Of course, running is just one outlet. The CEO Challenges organization (motto: “When business competition is not enough…”) arranges a slew of activities including triathlon, cycling, baseball, basketball, hockey, skiing, tennis, golf and sailing. It’s serious stuff but designed with the standards and needs of CEOs in mind—five-star accommodations and networking events with fellow CEOs, plus a bio of each CEO on its website.

For CEOs who prefer less blood, sweat and tears in their approach to fitness and well-being, yoga is an attractive option that’s totally aligned with the growing mindfulness trend that is making gentle waves at places such as Google. Yoga is famously linked to top CEOs such as hip-hop mogul Russell Simmons, who credits the practice with allowing one to “slow your life down so you can see the world.” Writing in Forbes, Stanton Kawer, CEO and chairman of Blue Chip Marketing Worldwide, described how doing yoga regularly helped him realize the importance of setting intentions each day and recalibrated his outlook on life to make him a happier person—and thus a happier CEO.

[photo: creativecommons.org/Nick-Matthews]

Trendspotting: Waking Stream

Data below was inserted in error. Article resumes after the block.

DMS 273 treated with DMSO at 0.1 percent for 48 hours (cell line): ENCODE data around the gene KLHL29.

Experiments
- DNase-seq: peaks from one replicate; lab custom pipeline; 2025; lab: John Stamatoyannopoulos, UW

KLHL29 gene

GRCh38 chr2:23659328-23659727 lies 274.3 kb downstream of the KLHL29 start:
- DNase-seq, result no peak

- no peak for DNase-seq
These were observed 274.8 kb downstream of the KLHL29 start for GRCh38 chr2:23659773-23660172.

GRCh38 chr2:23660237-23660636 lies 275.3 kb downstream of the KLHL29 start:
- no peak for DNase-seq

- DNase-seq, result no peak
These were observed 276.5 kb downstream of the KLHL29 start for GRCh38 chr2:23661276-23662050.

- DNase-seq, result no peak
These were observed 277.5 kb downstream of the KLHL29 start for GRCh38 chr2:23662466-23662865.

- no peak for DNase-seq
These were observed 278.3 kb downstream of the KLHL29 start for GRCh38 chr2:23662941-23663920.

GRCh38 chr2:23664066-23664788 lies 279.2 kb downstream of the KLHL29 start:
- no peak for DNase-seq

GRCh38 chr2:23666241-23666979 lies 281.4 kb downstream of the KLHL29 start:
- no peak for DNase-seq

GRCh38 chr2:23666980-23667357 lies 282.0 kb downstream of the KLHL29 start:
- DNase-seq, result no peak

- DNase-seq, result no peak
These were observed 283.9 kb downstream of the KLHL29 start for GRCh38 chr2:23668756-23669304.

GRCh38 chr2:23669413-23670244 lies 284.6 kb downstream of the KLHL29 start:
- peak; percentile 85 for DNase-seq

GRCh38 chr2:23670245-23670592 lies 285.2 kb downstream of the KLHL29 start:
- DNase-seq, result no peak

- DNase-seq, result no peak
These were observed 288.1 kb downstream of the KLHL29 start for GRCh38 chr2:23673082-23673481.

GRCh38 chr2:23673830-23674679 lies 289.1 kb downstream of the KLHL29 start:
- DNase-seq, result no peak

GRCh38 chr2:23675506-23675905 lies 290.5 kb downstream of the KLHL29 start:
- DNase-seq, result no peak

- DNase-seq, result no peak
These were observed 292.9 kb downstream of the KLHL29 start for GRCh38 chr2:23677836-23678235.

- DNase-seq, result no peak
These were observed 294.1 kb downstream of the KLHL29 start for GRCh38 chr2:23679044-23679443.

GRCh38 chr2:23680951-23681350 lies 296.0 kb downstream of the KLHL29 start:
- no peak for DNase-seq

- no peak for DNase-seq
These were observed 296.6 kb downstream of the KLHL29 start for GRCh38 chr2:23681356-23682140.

With 89 million Americans tuning in to online radio each month, you’ve likely not had a Spotify-free Facebook feed since … well, September 2011, which is when Mark Zuckerberg officially integrated the streaming music service with Facebook. (Spotify, too, is run by a young entrepreneur: “The most important man in music,” 28-year-old Daniel Ek.) Hot on the heels of Spotify’s American debut—only one month before it permeated Facebook—came Turntable.fm, a streaming music site turned virtual party; meanwhile MOG and Rdio rolled out free versions, and Pandora amplified its free streaming. The exponential success of streaming radio—its popularity has doubled every five years since 2001—has made it a magnet for digital ad dollars from top auto and retail brands, restaurants, banks and telecom marketers. Online radio netted an estimated $800 million in advertising in the U.S. in 2011—and this figure doesn’t even include Spotify or Pandora. Still, with royalty fees absorbing most of the dollars brought in from advertisers and subscribers, streaming music isn’t yet proving profitable; Spotify earned $99 million in 2010 but paid out a bit more than it earned to cover royalties. There has also been something of a backlash toward streaming radio from listeners and artists alike. Adele, Coldplay and the Black Keys all notably withheld their latest albums from streaming music services. And the play seemingly worked out: Coldplay debuted at No. 1 on the Billboard chart and the Black Keys at No. 2, while Adele sold more albums than any person on the planet last year. That’s another old adage turning out to be true: Somebody’s gotta pay the piper.